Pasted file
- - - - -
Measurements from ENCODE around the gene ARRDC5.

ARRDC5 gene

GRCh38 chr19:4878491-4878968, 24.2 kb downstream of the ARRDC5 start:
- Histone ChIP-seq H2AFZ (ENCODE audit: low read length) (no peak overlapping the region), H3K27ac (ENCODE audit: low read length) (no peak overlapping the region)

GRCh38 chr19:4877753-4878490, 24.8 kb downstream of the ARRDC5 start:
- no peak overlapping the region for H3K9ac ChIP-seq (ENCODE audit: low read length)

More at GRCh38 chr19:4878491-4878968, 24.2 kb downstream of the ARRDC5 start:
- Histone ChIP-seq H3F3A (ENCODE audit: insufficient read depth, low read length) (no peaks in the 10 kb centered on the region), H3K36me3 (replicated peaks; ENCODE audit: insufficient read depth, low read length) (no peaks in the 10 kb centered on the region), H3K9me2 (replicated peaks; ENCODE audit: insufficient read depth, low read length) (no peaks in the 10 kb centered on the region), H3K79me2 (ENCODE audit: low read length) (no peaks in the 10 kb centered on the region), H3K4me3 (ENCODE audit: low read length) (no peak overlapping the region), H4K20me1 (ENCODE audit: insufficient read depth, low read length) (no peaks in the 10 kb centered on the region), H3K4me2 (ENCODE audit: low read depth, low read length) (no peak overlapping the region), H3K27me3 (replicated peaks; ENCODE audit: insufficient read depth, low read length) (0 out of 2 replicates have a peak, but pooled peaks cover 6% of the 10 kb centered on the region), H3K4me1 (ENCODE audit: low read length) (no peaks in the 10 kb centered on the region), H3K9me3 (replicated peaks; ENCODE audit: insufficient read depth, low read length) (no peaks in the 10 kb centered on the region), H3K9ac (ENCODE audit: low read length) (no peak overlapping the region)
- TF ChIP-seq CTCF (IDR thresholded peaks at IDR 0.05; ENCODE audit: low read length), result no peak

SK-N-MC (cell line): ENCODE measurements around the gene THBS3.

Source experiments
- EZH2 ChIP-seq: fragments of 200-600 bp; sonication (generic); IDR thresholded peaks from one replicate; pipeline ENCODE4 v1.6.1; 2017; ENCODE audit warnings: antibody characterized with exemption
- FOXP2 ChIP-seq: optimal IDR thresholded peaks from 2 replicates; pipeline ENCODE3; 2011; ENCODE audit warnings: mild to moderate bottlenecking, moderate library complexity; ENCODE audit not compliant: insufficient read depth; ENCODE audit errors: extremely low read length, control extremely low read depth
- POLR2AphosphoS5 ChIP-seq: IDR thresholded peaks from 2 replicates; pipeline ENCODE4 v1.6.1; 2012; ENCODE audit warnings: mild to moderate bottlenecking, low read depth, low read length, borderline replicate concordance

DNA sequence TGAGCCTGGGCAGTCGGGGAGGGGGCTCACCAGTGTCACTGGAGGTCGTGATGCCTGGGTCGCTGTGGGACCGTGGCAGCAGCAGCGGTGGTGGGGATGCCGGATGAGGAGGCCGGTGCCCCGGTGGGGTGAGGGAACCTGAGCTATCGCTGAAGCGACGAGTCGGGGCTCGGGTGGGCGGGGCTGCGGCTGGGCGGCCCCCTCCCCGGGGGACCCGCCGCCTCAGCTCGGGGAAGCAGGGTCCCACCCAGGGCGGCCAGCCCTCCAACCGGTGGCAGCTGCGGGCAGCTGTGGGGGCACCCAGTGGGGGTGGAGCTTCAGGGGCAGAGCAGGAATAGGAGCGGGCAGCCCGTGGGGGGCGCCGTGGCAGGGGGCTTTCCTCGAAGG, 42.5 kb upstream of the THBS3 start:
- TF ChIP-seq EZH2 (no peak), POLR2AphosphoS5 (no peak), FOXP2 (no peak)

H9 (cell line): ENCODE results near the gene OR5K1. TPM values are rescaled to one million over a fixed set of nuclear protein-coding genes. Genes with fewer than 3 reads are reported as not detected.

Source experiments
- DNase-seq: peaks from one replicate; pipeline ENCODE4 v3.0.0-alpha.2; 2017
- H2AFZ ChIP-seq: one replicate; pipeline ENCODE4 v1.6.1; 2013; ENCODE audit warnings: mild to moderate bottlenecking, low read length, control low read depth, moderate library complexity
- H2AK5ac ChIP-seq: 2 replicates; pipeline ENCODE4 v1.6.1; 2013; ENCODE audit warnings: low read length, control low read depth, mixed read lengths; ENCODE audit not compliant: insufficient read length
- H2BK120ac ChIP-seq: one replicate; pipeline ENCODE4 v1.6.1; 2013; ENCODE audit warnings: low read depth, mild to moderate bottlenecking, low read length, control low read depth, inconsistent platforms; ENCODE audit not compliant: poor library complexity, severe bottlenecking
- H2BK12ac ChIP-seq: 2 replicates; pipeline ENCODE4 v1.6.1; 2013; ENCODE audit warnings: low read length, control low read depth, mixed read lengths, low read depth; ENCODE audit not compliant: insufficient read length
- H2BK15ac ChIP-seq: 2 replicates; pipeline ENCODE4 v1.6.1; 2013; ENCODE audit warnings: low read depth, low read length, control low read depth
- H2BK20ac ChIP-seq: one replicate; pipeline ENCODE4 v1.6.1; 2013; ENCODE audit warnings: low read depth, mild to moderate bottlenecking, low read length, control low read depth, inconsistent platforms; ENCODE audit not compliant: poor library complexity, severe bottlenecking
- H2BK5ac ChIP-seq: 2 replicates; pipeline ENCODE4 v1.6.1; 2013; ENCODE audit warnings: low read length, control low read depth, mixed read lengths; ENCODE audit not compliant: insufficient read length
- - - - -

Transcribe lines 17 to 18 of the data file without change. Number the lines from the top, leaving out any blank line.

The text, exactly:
H9 (cell line): ENCODE results near the gene OR5K1. TPM values are rescaled to one million over a fixed set of nuclear protein-coding genes. Genes with fewer than 3 reads are reported as not detected.

Source experiments